“Is it really democratic to buy a t-shirt for $5 or a pair of jeans for $20? Or are (companies) taking us for a ride? Because they’re making us believe that we are rich and wealthy because we can buy a lot. But, in fact, they’re making us poorer,” Livia Firth, co-founder and creative director of Eco-Age, knocks runaway greed in the textile industry at a panel discussion on the future of fashion.
The True Cost highlights this scene and, throughout the film, asks consumers to look further into their clothing choices through interwoven storylines. Unpacking the many problems with cheap fashion in almost every hit along the manufacturing process, the documentary links major brands to marginalizing people in poverty.
“And the only person who’s becoming richer is the owner of the fast-fashion brand. So that makes (me) a little bit angry,” Firth concludes.
I remember the rise of Forever 21 and H&M soon after high school. It was like suddenly, we had access to “style.” Even if it was the cheap, fall apart on the first drunken night you wear it kind of style. But it didn’t matter because we could afford to replace it and shop for nearly every super important outing on Friday and Saturday night. Every weekend.
Early-20-something-year-old women hit the clubs in bargain bin jewelry, bedazzled purses, shiny halter tops and pleather pants with seams about to rip open at any inappropriate dance move (and there were many). Fashion was, by all means, accessible in a new way… at least in our own wrinkle-free-forehead minds.
These overwhelmingly stocked stores marked a first for fast fashion — low-cost, rapidly made clothing mimicking the latest runway styles.
Now, a decade plus later, The True Cost investigates what compromising values and lack of guilt (or just plain naivety of the supply chain) have brought us. The film takes us to sweatshops and monopolized, chemical-sprayed cotton farms — where the industry has evolved (or devolved) since those beginnings.
“As recently as the 1960s, we were still making 95 percent of our clothes (in America). Today, we only make about 3 percent, and the other 97 percent is outsourced to developing countries around the world,” Director Andrew Morgan says.
And our consumer habits have changed. We’ve nearly doubled the items of clothing we buy in two decades.
“Instead of two seasons a year, we practically have 52 seasons a year, so we have something new coming in every week, and fast fashion has created this so that it can essentially shift more product,” reports Lucy Siegle, journalist and author.
What we can do
When a problem seems too overwhelming to solve alone, it may seem easier to ignore implications for people on the expense side of making our fast fashion dreams come true. But a movement is growing to encourage and create positive environmental and labor changes in the industry. If we all begin to support it, we could help eliminate tragedies from continuing for workers.
In 2013, a damaged building collapsed and killed more than 1,000 textile workers in Bangladesh, bringing the issue out of the shadows through a run of concerning international media reports.
“Three of the four worst tragedies in the history of fashion had all happened (that) year,” Morgan narrates. “The year following the disaster at Rana Plaza was the industry’s most profitable of all time.”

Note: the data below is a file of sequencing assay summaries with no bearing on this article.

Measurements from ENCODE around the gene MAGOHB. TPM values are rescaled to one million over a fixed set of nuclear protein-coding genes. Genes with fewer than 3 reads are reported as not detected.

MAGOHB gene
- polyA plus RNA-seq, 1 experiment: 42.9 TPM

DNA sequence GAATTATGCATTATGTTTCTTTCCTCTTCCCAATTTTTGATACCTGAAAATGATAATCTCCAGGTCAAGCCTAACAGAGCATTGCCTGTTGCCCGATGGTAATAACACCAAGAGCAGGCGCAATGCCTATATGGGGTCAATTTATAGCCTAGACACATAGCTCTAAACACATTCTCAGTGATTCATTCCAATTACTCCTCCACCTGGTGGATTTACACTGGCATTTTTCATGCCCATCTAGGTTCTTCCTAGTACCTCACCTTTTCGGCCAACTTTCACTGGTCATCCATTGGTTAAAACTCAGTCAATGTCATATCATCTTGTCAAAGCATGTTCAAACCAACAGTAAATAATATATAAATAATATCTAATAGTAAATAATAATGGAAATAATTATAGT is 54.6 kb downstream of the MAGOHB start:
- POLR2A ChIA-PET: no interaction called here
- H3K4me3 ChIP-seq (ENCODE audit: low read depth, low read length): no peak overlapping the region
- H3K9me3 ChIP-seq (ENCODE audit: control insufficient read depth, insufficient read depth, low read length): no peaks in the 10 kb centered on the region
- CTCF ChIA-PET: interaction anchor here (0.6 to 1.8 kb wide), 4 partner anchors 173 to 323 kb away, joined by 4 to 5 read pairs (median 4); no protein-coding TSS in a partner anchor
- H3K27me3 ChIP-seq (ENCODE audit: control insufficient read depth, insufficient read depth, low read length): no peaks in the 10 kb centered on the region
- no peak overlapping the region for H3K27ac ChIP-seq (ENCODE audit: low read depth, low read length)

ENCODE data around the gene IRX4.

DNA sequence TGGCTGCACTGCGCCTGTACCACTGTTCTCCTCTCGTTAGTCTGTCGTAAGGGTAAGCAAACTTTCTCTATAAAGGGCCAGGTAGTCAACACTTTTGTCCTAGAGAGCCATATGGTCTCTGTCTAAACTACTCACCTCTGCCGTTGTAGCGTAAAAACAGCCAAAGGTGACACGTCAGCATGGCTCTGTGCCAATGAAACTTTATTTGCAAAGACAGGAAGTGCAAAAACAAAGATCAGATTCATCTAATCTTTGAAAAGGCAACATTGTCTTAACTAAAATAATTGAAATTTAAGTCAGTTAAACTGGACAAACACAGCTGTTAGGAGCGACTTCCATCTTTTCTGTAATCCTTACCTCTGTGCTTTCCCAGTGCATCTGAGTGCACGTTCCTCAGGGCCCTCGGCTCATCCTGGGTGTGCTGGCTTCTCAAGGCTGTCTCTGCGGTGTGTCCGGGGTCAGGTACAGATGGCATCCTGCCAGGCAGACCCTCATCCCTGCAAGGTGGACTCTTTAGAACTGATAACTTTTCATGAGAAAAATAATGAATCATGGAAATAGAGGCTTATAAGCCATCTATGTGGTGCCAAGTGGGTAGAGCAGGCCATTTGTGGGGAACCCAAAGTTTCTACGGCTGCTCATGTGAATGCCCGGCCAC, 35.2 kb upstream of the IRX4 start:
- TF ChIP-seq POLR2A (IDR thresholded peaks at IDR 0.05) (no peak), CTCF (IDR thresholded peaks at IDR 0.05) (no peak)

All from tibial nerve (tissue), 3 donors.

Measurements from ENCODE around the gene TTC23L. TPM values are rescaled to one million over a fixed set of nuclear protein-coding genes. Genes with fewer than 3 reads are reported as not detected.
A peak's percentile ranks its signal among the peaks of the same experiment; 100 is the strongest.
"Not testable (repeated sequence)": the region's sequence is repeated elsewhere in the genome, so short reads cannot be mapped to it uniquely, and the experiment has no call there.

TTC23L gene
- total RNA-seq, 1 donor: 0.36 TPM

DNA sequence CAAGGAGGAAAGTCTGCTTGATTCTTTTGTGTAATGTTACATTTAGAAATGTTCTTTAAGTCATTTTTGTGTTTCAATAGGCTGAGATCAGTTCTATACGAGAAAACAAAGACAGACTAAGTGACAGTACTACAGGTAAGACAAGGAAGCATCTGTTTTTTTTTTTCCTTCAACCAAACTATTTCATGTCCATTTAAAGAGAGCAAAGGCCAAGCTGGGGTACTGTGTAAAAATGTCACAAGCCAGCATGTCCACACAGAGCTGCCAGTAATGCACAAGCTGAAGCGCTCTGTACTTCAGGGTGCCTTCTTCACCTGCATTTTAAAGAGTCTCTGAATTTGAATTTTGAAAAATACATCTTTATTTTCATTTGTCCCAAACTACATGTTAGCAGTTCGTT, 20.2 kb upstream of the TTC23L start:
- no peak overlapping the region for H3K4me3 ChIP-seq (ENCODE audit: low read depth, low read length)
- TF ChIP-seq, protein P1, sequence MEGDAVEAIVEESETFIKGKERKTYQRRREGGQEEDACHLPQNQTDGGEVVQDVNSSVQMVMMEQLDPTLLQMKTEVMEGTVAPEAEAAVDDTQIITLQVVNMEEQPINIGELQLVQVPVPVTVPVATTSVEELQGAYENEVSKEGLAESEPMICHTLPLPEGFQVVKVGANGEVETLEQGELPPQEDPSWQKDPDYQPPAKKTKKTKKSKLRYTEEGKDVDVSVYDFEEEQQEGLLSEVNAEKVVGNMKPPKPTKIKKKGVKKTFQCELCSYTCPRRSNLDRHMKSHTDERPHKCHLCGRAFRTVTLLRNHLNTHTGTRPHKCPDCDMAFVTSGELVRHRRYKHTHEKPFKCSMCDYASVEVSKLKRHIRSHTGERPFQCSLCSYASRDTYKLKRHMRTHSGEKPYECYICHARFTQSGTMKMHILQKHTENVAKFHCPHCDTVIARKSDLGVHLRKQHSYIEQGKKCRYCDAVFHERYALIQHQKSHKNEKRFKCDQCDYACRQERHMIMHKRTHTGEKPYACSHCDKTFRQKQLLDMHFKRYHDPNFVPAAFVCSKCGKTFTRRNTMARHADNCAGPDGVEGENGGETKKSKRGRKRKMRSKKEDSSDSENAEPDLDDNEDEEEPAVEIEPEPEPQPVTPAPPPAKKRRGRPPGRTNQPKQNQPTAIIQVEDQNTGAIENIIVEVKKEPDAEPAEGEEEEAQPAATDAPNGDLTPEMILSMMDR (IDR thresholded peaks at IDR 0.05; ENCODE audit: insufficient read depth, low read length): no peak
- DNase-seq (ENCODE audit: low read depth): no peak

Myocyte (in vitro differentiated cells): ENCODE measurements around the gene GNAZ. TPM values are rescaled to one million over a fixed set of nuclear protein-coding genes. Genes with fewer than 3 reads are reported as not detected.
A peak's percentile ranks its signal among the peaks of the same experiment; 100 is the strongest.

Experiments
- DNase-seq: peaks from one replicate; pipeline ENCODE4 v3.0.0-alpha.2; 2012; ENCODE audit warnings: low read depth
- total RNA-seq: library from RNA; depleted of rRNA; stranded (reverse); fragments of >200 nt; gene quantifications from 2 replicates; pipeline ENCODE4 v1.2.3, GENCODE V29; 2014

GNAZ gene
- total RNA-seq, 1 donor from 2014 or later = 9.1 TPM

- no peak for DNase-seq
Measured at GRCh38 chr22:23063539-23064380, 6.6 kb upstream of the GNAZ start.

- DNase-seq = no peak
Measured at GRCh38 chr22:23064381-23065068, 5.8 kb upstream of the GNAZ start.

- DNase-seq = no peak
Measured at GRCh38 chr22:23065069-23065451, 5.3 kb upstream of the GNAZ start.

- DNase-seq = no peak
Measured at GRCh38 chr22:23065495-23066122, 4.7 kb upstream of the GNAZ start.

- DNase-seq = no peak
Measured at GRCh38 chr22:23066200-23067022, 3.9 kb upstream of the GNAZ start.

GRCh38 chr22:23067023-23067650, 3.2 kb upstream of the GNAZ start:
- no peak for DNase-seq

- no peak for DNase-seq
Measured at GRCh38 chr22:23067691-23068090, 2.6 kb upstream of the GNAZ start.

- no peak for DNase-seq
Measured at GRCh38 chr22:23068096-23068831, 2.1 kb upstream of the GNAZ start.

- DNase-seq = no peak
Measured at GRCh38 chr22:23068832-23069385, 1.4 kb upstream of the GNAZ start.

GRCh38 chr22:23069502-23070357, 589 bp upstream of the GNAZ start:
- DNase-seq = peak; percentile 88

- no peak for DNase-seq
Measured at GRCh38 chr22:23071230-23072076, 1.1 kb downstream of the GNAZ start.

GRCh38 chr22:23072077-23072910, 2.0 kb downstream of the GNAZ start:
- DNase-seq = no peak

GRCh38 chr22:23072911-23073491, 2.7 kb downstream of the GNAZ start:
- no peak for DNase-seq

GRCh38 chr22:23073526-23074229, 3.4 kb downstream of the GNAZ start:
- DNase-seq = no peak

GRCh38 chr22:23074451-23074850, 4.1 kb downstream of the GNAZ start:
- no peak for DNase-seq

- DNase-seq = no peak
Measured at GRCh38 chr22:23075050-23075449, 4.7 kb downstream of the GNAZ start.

Fashion is a $3 trillion industry. It’s strung along from the developed countries with a consumerist culture to those in impoverished regions with governments paying little regard for the garment workers.
“Everybody should take the responsibility for those deaths… It’s a global world we’re living in, and we just ignore other people’s lives. How come?” Arif Jebtik, garment factory owner.
There’s a common argument that the alternatives for workers in these countries are worse than what the fashion industry offers for work — despite poor conditions, abuse, long hours and child labor.
However, even if you agree with this notion, it doesn’t resolve the environmental issues. Also, should Americans and Europeans — who already went through labor reform and established laws around these same issues for themselves — pay for cheap clothes that will end up thrown away?
In other words, should we pay $120 for jeans (that will probably last longer) instead of $20, or buy second-hand, if it meant helping people to a better life?
I won’t go into all the other ways this film slathers a clear picture of the destruction lurking behind what seems like the most G-rated thing we could do — shopping for clothes. (I definitely recommend watching it to see for yourself though).
The silver lining is we can change this.
“The customer has to know that they’re in charge. Without them, we don’t have jobs. And that is really important. So you don’t have to buy into it. If you don’t like it, you don’t have to buy into it,” says Fashion Designer Stella McCartney.
So the message is: Don’t buy cheap clothes and support companies helping to improve the lives of garment workers. The positive repercussions of doing so are extreme for people and the environment. One example the film offers of a company improving the industry – People Tree.
Buy long-lasting clothes from companies making quality threads and from thrift shops whenever possible. It’s not about taking away profits from those living poorer regions, it’s about creating a larger demand for ethically-made clothes and making smart choices for the environment.
The True Cost pushes people to use their dollars to help improve the world instead of perpetuating a problem. And with each American trashing approximately 82 pounds of textiles each year, there’s a huge opportunity for us all to help change it.
Header image: Idealish
All other images: The True Cost film stills